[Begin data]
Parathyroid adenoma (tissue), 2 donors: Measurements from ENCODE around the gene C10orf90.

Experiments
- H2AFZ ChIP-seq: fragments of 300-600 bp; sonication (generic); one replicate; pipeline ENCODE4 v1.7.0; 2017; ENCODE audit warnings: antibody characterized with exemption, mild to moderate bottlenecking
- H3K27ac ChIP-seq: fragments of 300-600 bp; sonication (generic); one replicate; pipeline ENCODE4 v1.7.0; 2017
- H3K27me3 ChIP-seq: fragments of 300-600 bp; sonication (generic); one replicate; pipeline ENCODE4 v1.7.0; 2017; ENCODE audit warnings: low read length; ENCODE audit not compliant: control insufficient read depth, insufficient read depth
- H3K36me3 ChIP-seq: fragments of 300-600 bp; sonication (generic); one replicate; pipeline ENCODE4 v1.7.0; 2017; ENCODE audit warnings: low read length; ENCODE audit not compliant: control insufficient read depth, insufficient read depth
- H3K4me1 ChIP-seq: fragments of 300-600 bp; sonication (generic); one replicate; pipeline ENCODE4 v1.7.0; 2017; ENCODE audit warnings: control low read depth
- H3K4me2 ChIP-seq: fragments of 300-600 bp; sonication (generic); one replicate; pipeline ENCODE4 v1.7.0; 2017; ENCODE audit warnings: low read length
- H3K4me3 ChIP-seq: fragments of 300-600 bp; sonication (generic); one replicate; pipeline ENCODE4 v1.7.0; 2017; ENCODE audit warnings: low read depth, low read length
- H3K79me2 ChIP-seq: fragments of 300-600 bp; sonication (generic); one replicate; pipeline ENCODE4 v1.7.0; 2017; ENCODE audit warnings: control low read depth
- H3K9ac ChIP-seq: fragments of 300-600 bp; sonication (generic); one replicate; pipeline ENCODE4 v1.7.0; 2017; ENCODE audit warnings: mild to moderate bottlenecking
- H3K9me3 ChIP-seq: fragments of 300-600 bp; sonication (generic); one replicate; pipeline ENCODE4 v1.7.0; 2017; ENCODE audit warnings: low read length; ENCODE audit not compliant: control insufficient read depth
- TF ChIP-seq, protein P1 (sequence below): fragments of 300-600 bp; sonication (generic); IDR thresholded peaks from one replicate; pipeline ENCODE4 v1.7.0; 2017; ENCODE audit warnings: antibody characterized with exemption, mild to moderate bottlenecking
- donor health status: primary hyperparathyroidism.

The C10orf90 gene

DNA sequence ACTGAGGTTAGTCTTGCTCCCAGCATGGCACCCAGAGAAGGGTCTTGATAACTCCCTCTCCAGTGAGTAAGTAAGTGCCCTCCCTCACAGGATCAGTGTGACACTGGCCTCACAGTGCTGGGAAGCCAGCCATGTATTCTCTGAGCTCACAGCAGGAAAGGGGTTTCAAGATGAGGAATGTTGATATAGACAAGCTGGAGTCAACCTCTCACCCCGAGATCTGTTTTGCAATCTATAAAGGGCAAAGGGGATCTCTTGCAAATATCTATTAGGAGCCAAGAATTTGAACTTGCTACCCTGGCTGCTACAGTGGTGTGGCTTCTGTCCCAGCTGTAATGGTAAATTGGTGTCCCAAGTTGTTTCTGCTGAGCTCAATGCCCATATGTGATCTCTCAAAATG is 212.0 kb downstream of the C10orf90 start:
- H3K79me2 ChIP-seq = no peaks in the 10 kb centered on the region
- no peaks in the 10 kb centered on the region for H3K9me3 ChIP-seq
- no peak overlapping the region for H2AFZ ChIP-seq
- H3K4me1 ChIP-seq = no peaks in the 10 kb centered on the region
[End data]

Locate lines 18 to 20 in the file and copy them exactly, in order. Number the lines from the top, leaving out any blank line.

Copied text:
- no peaks in the 10 kb centered on the region for H3K9me3 ChIP-seq
- no peak overlapping the region for H2AFZ ChIP-seq
- H3K4me1 ChIP-seq = no peaks in the 10 kb centered on the region